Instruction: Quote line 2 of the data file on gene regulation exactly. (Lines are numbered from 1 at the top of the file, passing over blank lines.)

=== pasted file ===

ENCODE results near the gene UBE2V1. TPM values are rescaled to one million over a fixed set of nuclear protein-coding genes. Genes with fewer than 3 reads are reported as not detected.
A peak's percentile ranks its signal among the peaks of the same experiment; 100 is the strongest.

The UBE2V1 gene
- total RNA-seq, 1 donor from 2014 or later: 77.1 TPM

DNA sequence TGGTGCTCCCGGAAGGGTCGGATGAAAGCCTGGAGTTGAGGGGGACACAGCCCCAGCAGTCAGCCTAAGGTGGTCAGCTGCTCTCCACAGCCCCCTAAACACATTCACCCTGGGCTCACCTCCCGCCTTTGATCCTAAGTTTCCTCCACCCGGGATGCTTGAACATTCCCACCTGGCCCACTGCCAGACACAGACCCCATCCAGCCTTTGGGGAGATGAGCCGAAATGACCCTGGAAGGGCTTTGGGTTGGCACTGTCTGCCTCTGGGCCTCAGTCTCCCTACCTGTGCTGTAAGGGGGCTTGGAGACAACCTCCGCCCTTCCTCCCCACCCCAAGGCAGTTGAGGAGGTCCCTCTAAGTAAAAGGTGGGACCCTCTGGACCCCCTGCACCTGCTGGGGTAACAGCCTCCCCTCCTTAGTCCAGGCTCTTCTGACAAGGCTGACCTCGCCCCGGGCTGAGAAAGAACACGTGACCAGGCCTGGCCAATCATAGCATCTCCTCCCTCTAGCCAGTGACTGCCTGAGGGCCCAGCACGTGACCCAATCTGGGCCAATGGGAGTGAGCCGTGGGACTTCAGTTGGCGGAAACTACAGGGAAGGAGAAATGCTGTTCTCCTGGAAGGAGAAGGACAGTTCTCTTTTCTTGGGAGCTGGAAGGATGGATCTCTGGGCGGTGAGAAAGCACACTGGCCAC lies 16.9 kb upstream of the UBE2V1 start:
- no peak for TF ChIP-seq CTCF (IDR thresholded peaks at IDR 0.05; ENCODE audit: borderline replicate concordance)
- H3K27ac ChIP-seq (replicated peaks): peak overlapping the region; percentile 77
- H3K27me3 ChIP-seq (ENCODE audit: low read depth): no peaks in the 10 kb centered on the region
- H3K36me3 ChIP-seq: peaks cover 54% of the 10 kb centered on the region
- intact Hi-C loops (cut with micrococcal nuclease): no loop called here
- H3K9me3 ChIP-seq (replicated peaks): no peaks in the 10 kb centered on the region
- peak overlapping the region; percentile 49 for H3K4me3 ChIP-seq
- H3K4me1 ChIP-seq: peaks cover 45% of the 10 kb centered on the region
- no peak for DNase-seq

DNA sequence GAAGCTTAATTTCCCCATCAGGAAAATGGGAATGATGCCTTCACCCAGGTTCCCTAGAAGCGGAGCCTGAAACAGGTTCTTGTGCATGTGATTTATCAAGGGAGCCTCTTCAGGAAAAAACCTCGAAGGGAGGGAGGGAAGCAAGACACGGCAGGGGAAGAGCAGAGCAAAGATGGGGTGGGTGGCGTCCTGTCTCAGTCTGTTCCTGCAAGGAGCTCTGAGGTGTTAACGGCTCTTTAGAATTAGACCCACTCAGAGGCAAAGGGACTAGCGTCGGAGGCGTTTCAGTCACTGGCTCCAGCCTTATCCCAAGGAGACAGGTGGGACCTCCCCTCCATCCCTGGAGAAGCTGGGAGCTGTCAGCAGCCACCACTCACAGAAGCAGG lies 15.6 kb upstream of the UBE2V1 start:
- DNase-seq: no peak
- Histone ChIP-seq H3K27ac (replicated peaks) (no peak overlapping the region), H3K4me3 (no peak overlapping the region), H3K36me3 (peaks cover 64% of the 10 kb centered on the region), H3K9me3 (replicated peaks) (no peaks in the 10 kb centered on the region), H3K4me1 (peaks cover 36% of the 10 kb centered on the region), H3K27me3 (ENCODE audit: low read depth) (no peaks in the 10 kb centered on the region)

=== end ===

A peak's percentile ranks its signal among the peaks of the same experiment; 100 is the strongest.